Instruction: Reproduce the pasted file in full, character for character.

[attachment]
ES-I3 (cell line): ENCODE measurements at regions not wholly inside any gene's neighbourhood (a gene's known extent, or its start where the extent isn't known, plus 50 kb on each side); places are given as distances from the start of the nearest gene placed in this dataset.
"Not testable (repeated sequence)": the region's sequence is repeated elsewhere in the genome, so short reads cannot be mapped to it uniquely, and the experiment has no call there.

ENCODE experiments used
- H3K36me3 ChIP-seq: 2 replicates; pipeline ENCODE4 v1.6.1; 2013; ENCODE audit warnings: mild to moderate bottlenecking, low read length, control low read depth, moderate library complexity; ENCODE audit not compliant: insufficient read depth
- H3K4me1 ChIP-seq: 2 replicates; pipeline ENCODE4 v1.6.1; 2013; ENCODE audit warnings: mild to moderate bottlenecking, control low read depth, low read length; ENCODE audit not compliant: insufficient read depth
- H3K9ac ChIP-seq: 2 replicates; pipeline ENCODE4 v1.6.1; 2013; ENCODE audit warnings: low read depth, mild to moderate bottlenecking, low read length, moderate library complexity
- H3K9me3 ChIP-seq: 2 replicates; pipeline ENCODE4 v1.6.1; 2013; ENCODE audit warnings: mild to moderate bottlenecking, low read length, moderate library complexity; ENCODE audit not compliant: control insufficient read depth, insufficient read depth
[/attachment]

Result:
ES-I3 (cell line): ENCODE measurements at regions not wholly inside any gene's neighbourhood (a gene's known extent, or its start where the extent isn't known, plus 50 kb on each side); places are given as distances from the start of the nearest gene placed in this dataset.
"Not testable (repeated sequence)": the region's sequence is repeated elsewhere in the genome, so short reads cannot be mapped to it uniquely, and the experiment has no call there.

ENCODE experiments used
- H3K36me3 ChIP-seq: 2 replicates; pipeline ENCODE4 v1.6.1; 2013; ENCODE audit warnings: mild to moderate bottlenecking, low read length, control low read depth, moderate library complexity; ENCODE audit not compliant: insufficient read depth
- H3K4me1 ChIP-seq: 2 replicates; pipeline ENCODE4 v1.6.1; 2013; ENCODE audit warnings: mild to moderate bottlenecking, control low read depth, low read length; ENCODE audit not compliant: insufficient read depth
- H3K9ac ChIP-seq: 2 replicates; pipeline ENCODE4 v1.6.1; 2013; ENCODE audit warnings: low read depth, mild to moderate bottlenecking, low read length, moderate library complexity
- H3K9me3 ChIP-seq: 2 replicates; pipeline ENCODE4 v1.6.1; 2013; ENCODE audit warnings: mild to moderate bottlenecking, low read length, moderate library complexity; ENCODE audit not compliant: control insufficient read depth, insufficient read depth